Plop! The first cast of a worm-filled hook, sinker and small cork hit the shallow water of the Old Natchez Trace Lake at Trace State Park with a light sound.

The Styrofoam float wiggled a few times as the tackle and worm wad beneath it fluttered down toward the bottom, finally settling for a millisecond before ….

Bloop! Zeeeee!

The little bobber was jerked under the water with a much more audible sound. I jerked back on the ultra-light spinning rod to set the hook, and the drag gears inside the small reel immediately let out a high-pitched squeal as it yielded line.

“Oh, man, this was sure worth the wait,” I told my fishing buddies. “Look at that fish go.”

The fish on the other end of the line circled left and then back right, while I tried to keep it out of the bed we’d found about an hour earlier.

We’d been searching for spawning bass and saw the dimpled bottom of a bream bed. It sent us racing back to the truck for a trip to a bait shop and to re-outfit the boat with bream gear.

“Who’s winning — you or the fish?” joked Larry Pugh, now the fisheries director for the Mississippi Department of Wildlife, Fisheries and Parks but who at the time was the biologist for the agency’s Northeast Region. “You going to get that fish in the boat?”

The 4-pound line was put to the test, but slowly it and the B&M 8-foot pole tuckered out the fish. I brought it to the side the boat, where Brian Broom landed it in the net.

“Hey, that’s a redear,” Broom shouted, surprised it wasn’t a bluegill. “And, it’s a big redear. Holy cow, what a bream!”

Broom lifted the fish over the side of the boat and dropped it, net and all, on the deck just in time to pick up his rod and keep it from flying out of the boat.

He saved the pole and set the hook all in one motion.

“Got one,” he said. “Another good one.”

No more than an hour later, we had worn out our welcome in the small cove, the bottom of which looked like the cover of a golf ball with so many dimples.

We kept 32 redear, all of them bigger than I could hold on my palm. Keeping only filleting-sized fish, we tossed several back.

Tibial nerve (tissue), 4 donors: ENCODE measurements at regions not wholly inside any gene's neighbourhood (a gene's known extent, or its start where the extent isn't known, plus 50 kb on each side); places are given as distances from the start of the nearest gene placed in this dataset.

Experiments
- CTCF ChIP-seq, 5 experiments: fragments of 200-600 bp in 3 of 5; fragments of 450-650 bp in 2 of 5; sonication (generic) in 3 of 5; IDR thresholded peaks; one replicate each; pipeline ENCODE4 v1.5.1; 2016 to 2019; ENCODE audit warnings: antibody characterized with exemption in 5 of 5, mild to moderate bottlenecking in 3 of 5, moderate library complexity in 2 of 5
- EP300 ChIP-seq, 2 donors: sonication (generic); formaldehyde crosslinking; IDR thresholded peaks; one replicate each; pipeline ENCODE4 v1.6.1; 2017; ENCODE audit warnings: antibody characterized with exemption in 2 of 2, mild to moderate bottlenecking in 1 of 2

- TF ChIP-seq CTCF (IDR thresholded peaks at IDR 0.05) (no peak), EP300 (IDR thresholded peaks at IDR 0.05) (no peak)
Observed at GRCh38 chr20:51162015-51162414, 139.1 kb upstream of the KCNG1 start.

We put the 32 on a stringer for pictures, and then went to the scales — which tagged out at 34 pounds.

“Over a pound per fish average,” said Pugh, who earlier tried to talk us out of the switch from bass to bream until we let him use one of the ultra-lights to enjoy the action. “Man, that’s pretty good,

“I have to admit, that was fun,” he said.

“Well, wait until you eat them,” Broom said. “That’s even more fun.”

That was more than a decade ago, back when I was outdoor editor for “The Clarion-Ledger,” the job Broom now has with the Jackson newspaper. We still talk about it like it was yesterday.

It was in the middle of one of our annual 10-day trips around Mississippi, during which we fished each day for a popular special section in the paper we called “Week on the Water” (it began as a week, but we eventually stretched it to about 15 days because we could and get away with it).

That success at Trace State Park at Pontotoc caused us to shift gears completely. Instead of fishing for bass at Pickwick Lake the next day, we headed 50 miles west to Ripley to fish for even bigger redear. 

Pugh was to blame.

“You know, if you like redear, you really ought to go to Ripley,” the biologist told us. “That’s where the state record for redear came from, and it’s full of big bream.

“I wouldn’t be surprised if you catch bigger ones there.”

So, we headed about 50 miles east of Trace State Park at Pontotoc to fish at Tippah County Lake at Ripley.

Weather cut the trip short, but not before I pulled out the biggest bream I’d ever caught — a 1 1/2-pound redear — off one of the lake’s shallow man-made fish attractors.